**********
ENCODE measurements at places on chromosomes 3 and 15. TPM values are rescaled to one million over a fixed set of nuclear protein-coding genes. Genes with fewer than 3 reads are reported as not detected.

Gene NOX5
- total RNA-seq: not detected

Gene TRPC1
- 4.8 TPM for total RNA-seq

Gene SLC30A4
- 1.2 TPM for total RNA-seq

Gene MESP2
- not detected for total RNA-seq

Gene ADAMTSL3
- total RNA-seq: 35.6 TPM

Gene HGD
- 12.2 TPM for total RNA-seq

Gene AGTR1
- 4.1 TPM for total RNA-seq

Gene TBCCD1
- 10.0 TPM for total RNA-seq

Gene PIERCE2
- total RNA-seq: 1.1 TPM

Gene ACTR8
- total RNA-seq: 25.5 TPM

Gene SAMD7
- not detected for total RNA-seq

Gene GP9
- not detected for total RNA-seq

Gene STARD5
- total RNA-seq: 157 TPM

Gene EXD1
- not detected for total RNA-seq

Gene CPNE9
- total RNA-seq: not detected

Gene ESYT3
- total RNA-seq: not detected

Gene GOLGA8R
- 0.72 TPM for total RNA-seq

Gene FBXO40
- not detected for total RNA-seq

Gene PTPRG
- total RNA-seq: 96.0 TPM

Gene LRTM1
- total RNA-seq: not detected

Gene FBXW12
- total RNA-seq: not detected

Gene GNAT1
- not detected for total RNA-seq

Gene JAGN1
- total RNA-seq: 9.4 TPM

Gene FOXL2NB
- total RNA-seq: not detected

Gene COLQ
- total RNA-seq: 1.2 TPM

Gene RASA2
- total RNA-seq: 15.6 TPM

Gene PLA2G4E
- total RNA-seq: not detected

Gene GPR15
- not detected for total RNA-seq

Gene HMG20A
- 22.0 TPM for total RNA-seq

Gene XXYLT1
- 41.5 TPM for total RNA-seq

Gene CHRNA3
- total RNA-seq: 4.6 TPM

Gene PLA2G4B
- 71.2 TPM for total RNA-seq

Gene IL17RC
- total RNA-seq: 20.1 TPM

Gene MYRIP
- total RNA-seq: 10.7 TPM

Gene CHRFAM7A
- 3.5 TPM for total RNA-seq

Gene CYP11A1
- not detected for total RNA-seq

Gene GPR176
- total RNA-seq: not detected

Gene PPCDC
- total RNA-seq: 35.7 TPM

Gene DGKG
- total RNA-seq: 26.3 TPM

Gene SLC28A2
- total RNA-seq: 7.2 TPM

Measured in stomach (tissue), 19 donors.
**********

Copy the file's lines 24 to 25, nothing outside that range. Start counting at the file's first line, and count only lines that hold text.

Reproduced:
Gene GP9
- not detected for total RNA-seq